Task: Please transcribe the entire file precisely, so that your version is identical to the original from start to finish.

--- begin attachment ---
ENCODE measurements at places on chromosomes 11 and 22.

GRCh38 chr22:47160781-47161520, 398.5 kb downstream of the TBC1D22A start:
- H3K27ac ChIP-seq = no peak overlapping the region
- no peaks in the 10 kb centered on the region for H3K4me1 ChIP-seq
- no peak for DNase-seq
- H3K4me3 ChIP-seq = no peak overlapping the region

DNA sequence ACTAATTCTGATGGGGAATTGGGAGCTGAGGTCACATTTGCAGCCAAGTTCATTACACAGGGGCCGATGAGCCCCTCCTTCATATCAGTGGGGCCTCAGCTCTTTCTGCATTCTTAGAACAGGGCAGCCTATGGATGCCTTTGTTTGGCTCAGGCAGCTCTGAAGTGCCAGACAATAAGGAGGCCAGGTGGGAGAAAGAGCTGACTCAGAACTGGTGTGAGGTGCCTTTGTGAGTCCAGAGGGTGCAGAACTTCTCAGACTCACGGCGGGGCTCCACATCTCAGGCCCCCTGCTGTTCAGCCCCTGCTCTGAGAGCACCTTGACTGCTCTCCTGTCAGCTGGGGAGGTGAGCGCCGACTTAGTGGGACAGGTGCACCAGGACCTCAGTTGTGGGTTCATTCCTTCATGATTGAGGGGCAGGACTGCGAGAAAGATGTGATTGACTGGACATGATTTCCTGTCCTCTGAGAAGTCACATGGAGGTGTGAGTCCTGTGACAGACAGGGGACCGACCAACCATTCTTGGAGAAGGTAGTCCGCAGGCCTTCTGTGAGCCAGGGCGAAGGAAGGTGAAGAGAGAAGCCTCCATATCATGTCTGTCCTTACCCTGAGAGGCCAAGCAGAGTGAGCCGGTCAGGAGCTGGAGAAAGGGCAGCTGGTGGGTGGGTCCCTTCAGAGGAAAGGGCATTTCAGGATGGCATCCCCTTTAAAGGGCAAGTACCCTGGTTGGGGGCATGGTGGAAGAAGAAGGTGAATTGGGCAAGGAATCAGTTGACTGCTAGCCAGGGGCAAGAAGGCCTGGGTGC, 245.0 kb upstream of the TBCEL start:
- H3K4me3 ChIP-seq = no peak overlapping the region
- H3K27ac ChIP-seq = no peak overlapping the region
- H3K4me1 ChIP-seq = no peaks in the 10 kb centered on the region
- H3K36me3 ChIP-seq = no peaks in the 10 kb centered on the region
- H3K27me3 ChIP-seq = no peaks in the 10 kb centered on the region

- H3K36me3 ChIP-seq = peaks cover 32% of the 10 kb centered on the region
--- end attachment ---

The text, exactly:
ENCODE measurements at places on chromosomes 11 and 22.

GRCh38 chr22:47160781-47161520, 398.5 kb downstream of the TBC1D22A start:
- H3K27ac ChIP-seq = no peak overlapping the region
- no peaks in the 10 kb centered on the region for H3K4me1 ChIP-seq
- no peak for DNase-seq
- H3K4me3 ChIP-seq = no peak overlapping the region

DNA sequence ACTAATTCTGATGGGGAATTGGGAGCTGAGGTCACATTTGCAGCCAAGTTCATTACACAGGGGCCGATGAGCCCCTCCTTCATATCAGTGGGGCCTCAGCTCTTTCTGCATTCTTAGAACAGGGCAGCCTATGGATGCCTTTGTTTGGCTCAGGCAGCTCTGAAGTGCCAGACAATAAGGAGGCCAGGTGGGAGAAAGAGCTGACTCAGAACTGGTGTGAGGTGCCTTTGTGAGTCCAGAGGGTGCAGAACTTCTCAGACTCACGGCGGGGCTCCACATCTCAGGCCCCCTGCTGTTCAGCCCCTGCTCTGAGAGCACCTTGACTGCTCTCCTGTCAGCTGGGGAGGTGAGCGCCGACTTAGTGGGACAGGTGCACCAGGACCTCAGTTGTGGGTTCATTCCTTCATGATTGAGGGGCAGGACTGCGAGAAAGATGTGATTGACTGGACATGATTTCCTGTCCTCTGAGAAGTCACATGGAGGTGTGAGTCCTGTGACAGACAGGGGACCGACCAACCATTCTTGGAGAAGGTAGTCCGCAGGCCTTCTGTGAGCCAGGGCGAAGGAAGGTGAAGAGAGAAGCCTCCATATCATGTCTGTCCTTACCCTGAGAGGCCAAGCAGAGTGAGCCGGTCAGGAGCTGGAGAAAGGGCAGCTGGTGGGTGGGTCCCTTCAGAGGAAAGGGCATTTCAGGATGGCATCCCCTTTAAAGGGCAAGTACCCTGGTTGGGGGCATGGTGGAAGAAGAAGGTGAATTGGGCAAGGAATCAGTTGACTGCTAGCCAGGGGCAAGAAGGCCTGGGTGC, 245.0 kb upstream of the TBCEL start:
- H3K4me3 ChIP-seq = no peak overlapping the region
- H3K27ac ChIP-seq = no peak overlapping the region
- H3K4me1 ChIP-seq = no peaks in the 10 kb centered on the region
- H3K36me3 ChIP-seq = no peaks in the 10 kb centered on the region
- H3K27me3 ChIP-seq = no peaks in the 10 kb centered on the region

- H3K36me3 ChIP-seq = peaks cover 32% of the 10 kb centered on the region